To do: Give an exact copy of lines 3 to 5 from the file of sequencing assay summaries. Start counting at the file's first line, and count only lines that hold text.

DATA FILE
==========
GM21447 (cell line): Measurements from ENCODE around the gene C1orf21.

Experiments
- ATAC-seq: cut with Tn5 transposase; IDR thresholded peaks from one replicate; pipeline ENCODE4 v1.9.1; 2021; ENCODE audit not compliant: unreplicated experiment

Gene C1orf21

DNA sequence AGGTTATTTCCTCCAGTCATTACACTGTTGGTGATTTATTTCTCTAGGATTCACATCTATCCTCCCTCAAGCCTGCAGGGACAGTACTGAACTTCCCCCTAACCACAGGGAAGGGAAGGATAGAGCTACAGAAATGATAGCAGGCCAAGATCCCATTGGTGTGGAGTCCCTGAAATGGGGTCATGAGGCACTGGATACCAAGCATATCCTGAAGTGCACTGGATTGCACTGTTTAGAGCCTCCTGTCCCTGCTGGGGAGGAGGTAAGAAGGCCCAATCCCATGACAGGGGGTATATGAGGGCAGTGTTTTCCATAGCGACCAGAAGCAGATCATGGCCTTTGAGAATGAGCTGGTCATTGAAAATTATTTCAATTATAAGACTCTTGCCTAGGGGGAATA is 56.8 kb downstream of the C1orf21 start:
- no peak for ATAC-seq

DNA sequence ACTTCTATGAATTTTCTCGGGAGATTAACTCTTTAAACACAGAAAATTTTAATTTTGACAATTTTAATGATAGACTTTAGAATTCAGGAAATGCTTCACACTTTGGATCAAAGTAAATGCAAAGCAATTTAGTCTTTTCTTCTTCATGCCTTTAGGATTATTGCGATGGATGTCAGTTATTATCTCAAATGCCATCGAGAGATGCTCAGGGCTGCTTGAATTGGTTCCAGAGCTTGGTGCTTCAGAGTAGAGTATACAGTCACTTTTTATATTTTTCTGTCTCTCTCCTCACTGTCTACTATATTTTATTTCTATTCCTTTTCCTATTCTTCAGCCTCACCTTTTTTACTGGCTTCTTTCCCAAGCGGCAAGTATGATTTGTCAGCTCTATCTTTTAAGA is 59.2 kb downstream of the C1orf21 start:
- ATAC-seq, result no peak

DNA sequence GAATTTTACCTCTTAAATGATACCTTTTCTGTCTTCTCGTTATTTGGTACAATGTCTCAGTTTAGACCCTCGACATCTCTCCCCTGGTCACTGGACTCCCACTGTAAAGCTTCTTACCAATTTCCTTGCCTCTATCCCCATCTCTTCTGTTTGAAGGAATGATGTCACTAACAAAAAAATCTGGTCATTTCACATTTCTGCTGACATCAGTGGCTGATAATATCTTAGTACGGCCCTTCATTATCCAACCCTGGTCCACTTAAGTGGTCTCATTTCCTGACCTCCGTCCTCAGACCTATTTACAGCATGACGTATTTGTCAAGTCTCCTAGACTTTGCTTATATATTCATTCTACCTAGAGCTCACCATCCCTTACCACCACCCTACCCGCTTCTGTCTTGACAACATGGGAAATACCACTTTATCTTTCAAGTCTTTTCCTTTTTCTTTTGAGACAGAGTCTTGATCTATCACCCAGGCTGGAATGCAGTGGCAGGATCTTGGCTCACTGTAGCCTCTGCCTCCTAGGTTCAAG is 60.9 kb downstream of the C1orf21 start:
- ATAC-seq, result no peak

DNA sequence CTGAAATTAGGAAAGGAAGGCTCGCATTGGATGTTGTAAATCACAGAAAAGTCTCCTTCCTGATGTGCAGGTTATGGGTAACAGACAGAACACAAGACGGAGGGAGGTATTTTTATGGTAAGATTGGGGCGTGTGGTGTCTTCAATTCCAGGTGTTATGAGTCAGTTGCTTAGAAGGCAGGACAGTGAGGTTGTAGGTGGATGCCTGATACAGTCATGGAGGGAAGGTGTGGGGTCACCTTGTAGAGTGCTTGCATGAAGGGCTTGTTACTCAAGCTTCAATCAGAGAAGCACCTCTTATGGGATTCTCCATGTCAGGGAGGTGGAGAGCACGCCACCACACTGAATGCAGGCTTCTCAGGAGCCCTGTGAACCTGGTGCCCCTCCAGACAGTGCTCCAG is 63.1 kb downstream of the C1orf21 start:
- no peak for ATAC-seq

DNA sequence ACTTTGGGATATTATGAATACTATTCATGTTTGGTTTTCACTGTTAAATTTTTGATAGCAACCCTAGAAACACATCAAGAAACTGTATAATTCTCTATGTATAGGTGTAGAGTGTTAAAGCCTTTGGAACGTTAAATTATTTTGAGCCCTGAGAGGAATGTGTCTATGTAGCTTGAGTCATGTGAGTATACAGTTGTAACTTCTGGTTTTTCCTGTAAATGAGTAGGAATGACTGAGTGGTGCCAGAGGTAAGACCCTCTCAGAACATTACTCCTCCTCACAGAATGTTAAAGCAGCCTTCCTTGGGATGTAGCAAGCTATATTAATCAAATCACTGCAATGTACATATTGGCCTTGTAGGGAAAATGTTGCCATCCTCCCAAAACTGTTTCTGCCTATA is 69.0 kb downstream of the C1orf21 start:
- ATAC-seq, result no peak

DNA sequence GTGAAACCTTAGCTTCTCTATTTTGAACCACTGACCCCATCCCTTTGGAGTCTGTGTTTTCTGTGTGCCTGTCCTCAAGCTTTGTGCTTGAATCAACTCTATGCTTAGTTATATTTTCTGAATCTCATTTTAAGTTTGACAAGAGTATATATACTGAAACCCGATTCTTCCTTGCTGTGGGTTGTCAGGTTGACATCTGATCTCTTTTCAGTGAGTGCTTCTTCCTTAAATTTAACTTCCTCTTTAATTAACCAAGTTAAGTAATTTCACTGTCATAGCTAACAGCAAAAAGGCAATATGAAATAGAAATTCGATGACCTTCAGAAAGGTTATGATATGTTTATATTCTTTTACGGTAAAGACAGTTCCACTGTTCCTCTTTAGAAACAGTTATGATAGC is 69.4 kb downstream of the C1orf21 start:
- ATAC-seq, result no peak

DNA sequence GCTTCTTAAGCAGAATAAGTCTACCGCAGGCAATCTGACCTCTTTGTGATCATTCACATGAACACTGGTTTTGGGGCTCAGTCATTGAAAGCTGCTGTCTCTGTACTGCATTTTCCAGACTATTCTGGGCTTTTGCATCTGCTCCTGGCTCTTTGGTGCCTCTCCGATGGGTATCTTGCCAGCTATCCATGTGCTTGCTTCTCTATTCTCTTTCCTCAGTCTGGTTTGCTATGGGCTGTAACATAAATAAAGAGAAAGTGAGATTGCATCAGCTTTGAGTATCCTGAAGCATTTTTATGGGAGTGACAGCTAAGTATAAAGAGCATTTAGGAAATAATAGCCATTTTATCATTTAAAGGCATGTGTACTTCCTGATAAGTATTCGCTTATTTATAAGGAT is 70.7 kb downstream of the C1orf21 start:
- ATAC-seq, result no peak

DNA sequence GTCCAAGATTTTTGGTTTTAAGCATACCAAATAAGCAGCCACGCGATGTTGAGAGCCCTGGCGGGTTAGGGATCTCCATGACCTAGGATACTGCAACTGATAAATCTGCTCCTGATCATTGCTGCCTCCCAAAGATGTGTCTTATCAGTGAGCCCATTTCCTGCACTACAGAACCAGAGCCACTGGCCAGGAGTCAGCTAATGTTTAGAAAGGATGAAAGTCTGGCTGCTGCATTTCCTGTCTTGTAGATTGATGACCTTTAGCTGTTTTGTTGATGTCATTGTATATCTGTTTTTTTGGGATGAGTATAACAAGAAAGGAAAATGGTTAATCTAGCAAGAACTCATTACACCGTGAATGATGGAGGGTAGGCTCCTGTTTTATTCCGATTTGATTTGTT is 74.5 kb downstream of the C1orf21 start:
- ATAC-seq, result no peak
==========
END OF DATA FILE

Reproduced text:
- ATAC-seq: cut with Tn5 transposase; IDR thresholded peaks from one replicate; pipeline ENCODE4 v1.9.1; 2021; ENCODE audit not compliant: unreplicated experiment

Gene C1orf21

DNA sequence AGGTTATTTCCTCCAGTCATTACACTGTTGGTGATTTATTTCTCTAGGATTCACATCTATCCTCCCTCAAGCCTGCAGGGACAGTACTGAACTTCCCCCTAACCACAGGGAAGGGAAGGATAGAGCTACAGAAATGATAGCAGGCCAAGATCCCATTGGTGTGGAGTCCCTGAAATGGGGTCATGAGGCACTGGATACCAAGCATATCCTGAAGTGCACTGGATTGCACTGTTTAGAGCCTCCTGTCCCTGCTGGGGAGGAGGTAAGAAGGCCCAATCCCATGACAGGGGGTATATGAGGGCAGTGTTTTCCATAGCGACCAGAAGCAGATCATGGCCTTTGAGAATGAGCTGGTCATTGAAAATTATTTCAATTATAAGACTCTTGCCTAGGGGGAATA is 56.8 kb downstream of the C1orf21 start: